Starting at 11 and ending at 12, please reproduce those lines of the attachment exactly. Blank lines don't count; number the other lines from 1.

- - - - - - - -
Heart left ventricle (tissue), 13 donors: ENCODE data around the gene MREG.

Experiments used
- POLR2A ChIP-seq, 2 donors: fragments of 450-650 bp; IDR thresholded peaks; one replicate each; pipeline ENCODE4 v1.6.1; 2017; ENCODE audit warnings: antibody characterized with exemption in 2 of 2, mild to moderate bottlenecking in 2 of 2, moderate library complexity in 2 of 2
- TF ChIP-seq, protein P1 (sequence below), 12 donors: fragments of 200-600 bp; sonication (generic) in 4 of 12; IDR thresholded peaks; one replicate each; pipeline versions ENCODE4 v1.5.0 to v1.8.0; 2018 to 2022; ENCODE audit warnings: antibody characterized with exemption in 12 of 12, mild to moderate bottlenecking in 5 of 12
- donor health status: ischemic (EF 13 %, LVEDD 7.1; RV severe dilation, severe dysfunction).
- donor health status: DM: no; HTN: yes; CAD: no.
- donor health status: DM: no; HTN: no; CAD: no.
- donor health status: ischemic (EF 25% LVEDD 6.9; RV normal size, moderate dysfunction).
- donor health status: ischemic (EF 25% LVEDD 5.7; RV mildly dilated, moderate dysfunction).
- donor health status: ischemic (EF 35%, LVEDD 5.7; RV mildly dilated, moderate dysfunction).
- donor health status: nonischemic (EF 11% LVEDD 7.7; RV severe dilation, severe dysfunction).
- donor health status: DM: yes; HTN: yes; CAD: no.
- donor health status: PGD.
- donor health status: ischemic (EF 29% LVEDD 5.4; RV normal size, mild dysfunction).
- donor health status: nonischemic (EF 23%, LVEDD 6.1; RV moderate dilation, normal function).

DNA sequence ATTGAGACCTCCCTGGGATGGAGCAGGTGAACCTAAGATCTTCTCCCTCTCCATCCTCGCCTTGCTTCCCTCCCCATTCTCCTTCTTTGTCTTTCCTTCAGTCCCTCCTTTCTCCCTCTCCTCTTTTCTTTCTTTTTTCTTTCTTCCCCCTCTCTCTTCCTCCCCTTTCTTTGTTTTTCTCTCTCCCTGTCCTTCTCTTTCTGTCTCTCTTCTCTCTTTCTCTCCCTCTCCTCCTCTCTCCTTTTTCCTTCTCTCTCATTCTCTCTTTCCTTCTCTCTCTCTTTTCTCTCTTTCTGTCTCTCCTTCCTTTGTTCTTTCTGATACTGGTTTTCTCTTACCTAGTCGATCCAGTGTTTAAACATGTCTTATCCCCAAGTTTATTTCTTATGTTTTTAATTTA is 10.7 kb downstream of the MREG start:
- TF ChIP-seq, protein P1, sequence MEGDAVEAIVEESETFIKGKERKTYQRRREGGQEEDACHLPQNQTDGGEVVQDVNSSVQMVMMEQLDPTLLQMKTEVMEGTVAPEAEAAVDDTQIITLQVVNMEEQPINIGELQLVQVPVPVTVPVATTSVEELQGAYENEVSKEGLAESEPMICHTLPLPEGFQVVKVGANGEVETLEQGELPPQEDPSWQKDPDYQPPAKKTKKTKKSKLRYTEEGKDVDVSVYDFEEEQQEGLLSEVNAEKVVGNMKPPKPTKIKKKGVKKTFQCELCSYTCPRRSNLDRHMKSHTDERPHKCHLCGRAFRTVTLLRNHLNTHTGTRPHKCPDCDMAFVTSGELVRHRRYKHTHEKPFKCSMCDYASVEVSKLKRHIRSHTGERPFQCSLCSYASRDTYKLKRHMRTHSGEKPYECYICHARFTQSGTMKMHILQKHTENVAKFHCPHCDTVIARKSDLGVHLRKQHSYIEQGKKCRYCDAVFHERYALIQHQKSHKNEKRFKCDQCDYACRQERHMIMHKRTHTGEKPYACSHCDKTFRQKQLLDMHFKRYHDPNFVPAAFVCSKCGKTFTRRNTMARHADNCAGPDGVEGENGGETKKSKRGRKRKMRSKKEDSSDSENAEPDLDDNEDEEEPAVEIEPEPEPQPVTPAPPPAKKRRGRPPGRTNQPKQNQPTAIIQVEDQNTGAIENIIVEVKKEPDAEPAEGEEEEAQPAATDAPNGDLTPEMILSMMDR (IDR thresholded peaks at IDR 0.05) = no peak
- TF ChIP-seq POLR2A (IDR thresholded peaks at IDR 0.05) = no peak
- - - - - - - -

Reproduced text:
- donor health status: nonischemic (EF 11% LVEDD 7.7; RV severe dilation, severe dysfunction).
- donor health status: DM: yes; HTN: yes; CAD: no.